Brethren or The Graduating Class :— The Providence of God that has brought you by varied but converging ways, first to your meeting, as students, and now to your parting, has doubtless been preparing your work for you, as well as you for your work. God's Providence and God's Spirit supplement each other. As each age rises, new men arise to take the lead of it and to turn its activities into Christian channels. The preachers of a past generation give place to the preachers of the modern time, because of the great law that men are influenced most by those who are in sympathy with them. The everlasting gospel is everlasting because of its power of endless adaptation to the conditions of the humanity it is to save. And you, who are sent out to teach an age different in some respects from any that has gone before, must in some respects be different men from God's servants in the past, if you are to succeed in your ministry. "Like people, like priest," is a maxim that has a good meaning as well as a bad. As this is an age of intelligence, rapid thinking, hatred of shams, you can mould it for Christ only by being educated, alert and genuine men.
But it is to another point that I wish to call your special attention. It is an age in which all beliefs that take possession of men's minds, whether in science, literature or philosophy, intensely and dogmatically assert themselves. If you would cope with the age's skepticism and indifference, its pre-occupation and hostility, you must meet this assurance of unbelief with the sublimer assurance of faith; you must believe something with all your heart, and then you must declare it and stand for it, and offer combat to all who come. To this doubting, questioning time, you must present something beyond all doubt or question — the eternal truth of God,— present it with the true dogmatism of an unwavering faith. Then your faith shall be contagious, and those who hear you shall believe and live.
Is there a body of definite truth for which you may thus safely stand? And has this truth laid hold of you, so that you glory in nothing else but the preaching of it? These are the two great questions. I trust your course of instruction and investigation in this Seminary has settled the first one for you. I know that there are many "winds of doctrine " at present blowing; much doubt whether the apostles fully knew whereof they affirmed, and whether even Christ's teaching was not an accommodation to his times. There are many who question whether we can be sure enough what the New Testament teachings are, to warrant us in drawing a hard and fast line anywhere, and saying "This is truth," and "Thatisalie." But just this, John did — that Boanerges whose love could brook no slight upon Christ or his truth. And we have failed in our teaching, if we have not awakened within you a new and profound conviction that a magnificent and organic scheme of doctrine is made known in the Scriptures — a scheme of doctrine whose foundations are the nature and decrees of God, whose various parts have fixed and unchangeable relations to each other, and whose structure towers above all human systems and embraces truth with regard to heaven as well as with regard to earth.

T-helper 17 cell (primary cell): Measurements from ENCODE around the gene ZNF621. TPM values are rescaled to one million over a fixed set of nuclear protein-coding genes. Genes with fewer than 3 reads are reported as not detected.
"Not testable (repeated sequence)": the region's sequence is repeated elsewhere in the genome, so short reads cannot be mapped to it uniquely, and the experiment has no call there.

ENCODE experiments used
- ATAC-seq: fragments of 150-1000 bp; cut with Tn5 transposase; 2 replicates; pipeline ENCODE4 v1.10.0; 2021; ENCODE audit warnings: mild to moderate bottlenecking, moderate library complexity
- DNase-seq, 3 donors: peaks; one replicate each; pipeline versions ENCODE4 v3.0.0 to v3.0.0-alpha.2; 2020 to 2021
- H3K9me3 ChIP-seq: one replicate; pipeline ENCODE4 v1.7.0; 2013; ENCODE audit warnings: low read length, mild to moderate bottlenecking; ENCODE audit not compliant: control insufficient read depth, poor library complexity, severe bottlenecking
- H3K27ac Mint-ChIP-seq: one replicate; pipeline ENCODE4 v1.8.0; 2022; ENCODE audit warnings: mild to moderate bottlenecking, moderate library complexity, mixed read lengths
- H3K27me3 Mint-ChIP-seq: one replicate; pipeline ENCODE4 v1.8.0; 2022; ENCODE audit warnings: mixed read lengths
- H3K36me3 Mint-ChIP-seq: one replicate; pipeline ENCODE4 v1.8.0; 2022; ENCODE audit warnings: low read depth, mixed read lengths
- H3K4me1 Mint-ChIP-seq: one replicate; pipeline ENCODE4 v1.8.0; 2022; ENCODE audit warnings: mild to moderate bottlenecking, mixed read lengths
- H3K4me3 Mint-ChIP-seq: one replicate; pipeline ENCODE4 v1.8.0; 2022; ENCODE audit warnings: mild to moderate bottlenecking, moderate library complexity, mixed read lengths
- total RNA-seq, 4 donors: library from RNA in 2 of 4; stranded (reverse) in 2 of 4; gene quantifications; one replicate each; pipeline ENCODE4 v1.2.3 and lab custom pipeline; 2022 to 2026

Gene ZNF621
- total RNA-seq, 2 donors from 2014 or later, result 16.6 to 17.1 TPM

One of the Bampton Lecturers, Garbett by name, has pointed out very clearly a distinct inculcation of this principle by one of the apostles. In an age of heresy and conflict Jude exhorts his readers to "contend earnestly for the faith once for all delivered to the saints." Notice how much is implied here. First, he assumes the existence of a definite and well-known body of truth called "the faith." The belief of the church was not something vague and changeable, but it consisted of a clear and organized mass of religious doctrine, distinctly separable from the errors that assailed it, and recognized by all believers as characteristic of the Christian church. Secondly, this body of truth is characterized by completeness and finality; it is not susceptible of addition or diminution ; it is the faith "once," or as it should be translated, "once for all, delivered to the saints." Thirdly, there is an authority about it, because it has not originated in human reasonings or in human speculations, but has been given from above; it is " the faith once for all delivered," by God. And fourthly, this faith has been given as a sacred trust to a particular body, namely, the church, that they may keep it and defend it,— the faith has been "delivered to the saints." And thus we, as ministers of the church, are trustees, and into our hands this priceless treasure has been put, to ensure not only its safety and purity, but its universal diffusion through the world. What can humble us, what can exalt us, more than this, that we who are "less than the least of all saints," are yet chosen to be "stewards of the mysteries of God," and that "this grace is given us," that we might present "the unsearchable riches of Christ"!